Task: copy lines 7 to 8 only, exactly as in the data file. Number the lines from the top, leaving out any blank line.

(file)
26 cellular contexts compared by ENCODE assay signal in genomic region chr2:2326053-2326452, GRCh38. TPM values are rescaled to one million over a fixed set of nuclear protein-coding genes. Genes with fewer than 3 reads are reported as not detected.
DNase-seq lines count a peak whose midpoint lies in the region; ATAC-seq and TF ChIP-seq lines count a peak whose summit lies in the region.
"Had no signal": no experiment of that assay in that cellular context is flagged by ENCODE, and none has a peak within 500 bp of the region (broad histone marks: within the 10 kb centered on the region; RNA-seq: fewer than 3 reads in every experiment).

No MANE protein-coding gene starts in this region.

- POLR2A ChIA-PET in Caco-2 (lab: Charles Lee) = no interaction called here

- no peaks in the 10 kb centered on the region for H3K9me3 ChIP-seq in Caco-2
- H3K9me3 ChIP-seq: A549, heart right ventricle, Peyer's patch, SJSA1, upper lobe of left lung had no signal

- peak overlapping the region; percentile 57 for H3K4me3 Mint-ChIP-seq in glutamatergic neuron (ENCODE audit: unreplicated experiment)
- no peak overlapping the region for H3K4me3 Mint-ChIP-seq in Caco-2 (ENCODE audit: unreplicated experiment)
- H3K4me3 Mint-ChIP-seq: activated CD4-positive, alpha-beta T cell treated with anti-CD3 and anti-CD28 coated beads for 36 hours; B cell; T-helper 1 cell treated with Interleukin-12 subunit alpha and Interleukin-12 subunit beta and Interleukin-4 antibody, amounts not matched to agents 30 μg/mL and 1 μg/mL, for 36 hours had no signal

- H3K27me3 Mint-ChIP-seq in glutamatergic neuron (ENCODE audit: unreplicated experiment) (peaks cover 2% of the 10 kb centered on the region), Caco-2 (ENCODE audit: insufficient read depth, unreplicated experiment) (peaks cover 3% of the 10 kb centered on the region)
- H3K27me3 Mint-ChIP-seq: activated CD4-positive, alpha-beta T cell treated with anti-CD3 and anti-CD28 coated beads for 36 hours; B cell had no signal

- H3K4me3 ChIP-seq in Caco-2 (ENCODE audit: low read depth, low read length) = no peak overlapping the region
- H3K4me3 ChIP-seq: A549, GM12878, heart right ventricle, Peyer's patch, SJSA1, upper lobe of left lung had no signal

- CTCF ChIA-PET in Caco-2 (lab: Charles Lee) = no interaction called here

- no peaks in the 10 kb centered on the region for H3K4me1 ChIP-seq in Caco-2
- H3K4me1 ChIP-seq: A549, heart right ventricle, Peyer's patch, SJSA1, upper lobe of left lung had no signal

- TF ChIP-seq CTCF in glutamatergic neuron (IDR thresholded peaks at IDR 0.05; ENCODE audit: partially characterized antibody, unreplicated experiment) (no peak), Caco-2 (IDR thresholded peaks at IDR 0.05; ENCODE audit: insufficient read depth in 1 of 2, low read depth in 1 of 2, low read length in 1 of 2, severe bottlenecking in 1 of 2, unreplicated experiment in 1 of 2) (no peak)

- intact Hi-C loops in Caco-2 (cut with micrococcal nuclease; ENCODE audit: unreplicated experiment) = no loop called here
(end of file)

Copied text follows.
- H3K9me3 ChIP-seq: A549, heart right ventricle, Peyer's patch, SJSA1, upper lobe of left lung had no signal

- peak overlapping the region; percentile 57 for H3K4me3 Mint-ChIP-seq in glutamatergic neuron (ENCODE audit: unreplicated experiment)